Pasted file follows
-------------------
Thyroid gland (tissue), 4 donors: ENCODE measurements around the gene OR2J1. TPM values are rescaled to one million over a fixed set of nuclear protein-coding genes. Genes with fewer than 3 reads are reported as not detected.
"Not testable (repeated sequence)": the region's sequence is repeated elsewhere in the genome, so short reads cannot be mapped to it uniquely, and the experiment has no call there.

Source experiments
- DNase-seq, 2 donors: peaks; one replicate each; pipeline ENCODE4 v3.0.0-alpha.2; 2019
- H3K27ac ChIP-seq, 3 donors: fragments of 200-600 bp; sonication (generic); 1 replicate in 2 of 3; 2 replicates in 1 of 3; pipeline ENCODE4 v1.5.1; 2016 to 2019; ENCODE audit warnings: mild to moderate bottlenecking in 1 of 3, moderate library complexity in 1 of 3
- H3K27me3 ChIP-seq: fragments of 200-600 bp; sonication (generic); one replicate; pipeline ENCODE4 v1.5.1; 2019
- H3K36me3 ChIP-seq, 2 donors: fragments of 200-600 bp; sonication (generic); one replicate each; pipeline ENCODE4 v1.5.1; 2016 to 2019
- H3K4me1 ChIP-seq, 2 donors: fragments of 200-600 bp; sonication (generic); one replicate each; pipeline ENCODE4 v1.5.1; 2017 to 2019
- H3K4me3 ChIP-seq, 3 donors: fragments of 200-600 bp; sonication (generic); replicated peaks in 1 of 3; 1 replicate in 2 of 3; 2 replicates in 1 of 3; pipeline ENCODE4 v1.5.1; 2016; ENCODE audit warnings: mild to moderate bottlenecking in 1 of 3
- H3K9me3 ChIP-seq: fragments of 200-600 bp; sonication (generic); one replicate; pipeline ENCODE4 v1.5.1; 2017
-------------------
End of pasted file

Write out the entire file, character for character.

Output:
Thyroid gland (tissue), 4 donors: ENCODE measurements around the gene OR2J1. TPM values are rescaled to one million over a fixed set of nuclear protein-coding genes. Genes with fewer than 3 reads are reported as not detected.
"Not testable (repeated sequence)": the region's sequence is repeated elsewhere in the genome, so short reads cannot be mapped to it uniquely, and the experiment has no call there.

Source experiments
- DNase-seq, 2 donors: peaks; one replicate each; pipeline ENCODE4 v3.0.0-alpha.2; 2019
- H3K27ac ChIP-seq, 3 donors: fragments of 200-600 bp; sonication (generic); 1 replicate in 2 of 3; 2 replicates in 1 of 3; pipeline ENCODE4 v1.5.1; 2016 to 2019; ENCODE audit warnings: mild to moderate bottlenecking in 1 of 3, moderate library complexity in 1 of 3
- H3K27me3 ChIP-seq: fragments of 200-600 bp; sonication (generic); one replicate; pipeline ENCODE4 v1.5.1; 2019
- H3K36me3 ChIP-seq, 2 donors: fragments of 200-600 bp; sonication (generic); one replicate each; pipeline ENCODE4 v1.5.1; 2016 to 2019
- H3K4me1 ChIP-seq, 2 donors: fragments of 200-600 bp; sonication (generic); one replicate each; pipeline ENCODE4 v1.5.1; 2017 to 2019
- H3K4me3 ChIP-seq, 3 donors: fragments of 200-600 bp; sonication (generic); replicated peaks in 1 of 3; 1 replicate in 2 of 3; 2 replicates in 1 of 3; pipeline ENCODE4 v1.5.1; 2016; ENCODE audit warnings: mild to moderate bottlenecking in 1 of 3
- H3K9me3 ChIP-seq: fragments of 200-600 bp; sonication (generic); one replicate; pipeline ENCODE4 v1.5.1; 2017